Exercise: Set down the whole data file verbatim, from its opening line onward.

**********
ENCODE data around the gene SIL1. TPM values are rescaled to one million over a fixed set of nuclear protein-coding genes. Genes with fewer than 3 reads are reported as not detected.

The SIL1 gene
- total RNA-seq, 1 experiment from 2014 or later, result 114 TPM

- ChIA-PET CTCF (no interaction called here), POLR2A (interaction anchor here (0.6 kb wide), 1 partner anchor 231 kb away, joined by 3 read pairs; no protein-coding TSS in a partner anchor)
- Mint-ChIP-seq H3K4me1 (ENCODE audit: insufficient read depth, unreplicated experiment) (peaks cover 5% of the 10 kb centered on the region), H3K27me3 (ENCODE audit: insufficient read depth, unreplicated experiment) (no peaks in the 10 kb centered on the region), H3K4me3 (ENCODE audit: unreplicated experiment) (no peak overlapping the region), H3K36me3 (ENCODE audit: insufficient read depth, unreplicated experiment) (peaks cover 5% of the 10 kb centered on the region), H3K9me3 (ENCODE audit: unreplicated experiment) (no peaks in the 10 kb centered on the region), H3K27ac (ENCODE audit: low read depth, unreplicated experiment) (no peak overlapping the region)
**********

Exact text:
ENCODE data around the gene SIL1. TPM values are rescaled to one million over a fixed set of nuclear protein-coding genes. Genes with fewer than 3 reads are reported as not detected.

The SIL1 gene
- total RNA-seq, 1 experiment from 2014 or later, result 114 TPM

- ChIA-PET CTCF (no interaction called here), POLR2A (interaction anchor here (0.6 kb wide), 1 partner anchor 231 kb away, joined by 3 read pairs; no protein-coding TSS in a partner anchor)
- Mint-ChIP-seq H3K4me1 (ENCODE audit: insufficient read depth, unreplicated experiment) (peaks cover 5% of the 10 kb centered on the region), H3K27me3 (ENCODE audit: insufficient read depth, unreplicated experiment) (no peaks in the 10 kb centered on the region), H3K4me3 (ENCODE audit: unreplicated experiment) (no peak overlapping the region), H3K36me3 (ENCODE audit: insufficient read depth, unreplicated experiment) (peaks cover 5% of the 10 kb centered on the region), H3K9me3 (ENCODE audit: unreplicated experiment) (no peaks in the 10 kb centered on the region), H3K27ac (ENCODE audit: low read depth, unreplicated experiment) (no peak overlapping the region)